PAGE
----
Culturally speaking, China should be proud of its culture instead of feeling inferior. Westerners who know about Chinese culture are usually amazed by it. "Take China's calligraphy as an example. Calligraphy is an art which is unique to China. We don't have it in the west. It's not a small thing if a country owns a kind of art that other countries do not even have!" Joël Bellassen said admiringly. So, he suggests holding China's calligraphy exhibition in Paris famous art exhibition centers, such as Musée du Louvre, and Grand Palais. Therefore, French who love art can have the opportunity to enjoy Chinese calligraphy.

As a linguist, Joël Bellassen found out that the western culture is based on listening, and that its foundation is Latin words which imply pronunciation. But Chinese is a more vision-based language. It is based on characters which carry meanings. Around the globe, the status of China's poems is unattainable by other countries including France. That's brought by the nature of Chinese characters.

"For human beings, it is lucky to see the presence of China and the west. China plus the west make a complete world." concluded Joël Bellassen.

British Sinologist Michael Dillon—A Scholar with Sincere Love for China

Eighty years ago, the Red Star over China written by the famous American journalist Edgar Snow gave the Western society a glimpse of China. Such historical tradition has been carried forward, as the Foreigners Writing about China program of the China Translation Publishing House (CTPH) released new books including Recollections of the Past by German sinologist Wolfgang Kubin, China-India Relationship (Chinese and English versions) by Indian sinologist B. R. Deepak and A Concise History of China co-edited and co-abridged by British scholar Michael Dillon.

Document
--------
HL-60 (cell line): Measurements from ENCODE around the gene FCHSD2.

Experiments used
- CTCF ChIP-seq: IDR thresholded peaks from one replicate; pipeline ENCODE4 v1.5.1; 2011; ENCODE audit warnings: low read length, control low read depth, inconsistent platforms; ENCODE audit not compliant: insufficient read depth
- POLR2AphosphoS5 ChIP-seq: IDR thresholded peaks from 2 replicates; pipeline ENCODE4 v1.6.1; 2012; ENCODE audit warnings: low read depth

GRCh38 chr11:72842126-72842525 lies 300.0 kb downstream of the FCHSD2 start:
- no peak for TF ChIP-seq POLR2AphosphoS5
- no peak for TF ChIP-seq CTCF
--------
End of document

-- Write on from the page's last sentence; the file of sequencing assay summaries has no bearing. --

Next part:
We can’t praise Michael Dillon enough as an author with “prolific” works to his credit. In his email to the journalist, Dillon attached a list that includes his major works. The list is too long to be covered in just one page. What lies behind these Chinese-related works is Dillon’s deep affection for China.

“I hope to enable as many English readers as possible to develop a much better and more precise understanding about Chinese history and culture”. Dillon expressed with myriads of feelings when talking about his newly-published book, A Concise History of China. The journalist also noticed that Dillon’s new book was well acclaimed at the London Book Fair 2017 held not long ago.

It is said that A Concise History of China is an abridged version of the original which runs to 6 volumes. The English version that Dillon is responsible for gives a thorough and in-depth interpretation on Chinese history from a new perspective. “My aspiration is to allow English readers to understand the way Chinese people look at their history and how it influences their attitudes towards their country and the rest of the world”.


Chinese writer Ye Mei holding a book signing of the Arabic version of Song Rod at the Abu Dhabi International Book Fair 2017; Photo by the CTPH

In fact, as early as he was still a primary school student, Dillon has already developed a strong interest in China. In the 1960s, there was a program for learning Chinese launched by the BBC and he has been learning from it. “It was at that time that I made up my mind to study Chinese at university”, Dillon said.

Later, Dillon studied Chinese History and received a BA and an MA from the University of Leeds. After graduation, he has been engaging in teaching and doing research on Chinese language and Chinese history. Currently, Dillon is the Director of the Centre for Contemporary Chinese Studies at Durham University.

Durham University is one of the top universities in the UK, and its Centre for Contemporary Chinese Studies, established in 1999, also stands out in the country in terms of contemporary Chinese studies. Right here, Dillon has dedicated himself to studying China, and has written, translated, and edited a lot of works about China. Besides, he has also published papers relevant to China on many world-famous publications and attends many international academic meetings and seminars about China on a frequent basis. Dillon said that the more contacts he has with China, the deeper his feelings for China are. He loves this ancient country, its history, its culture, and everything about it.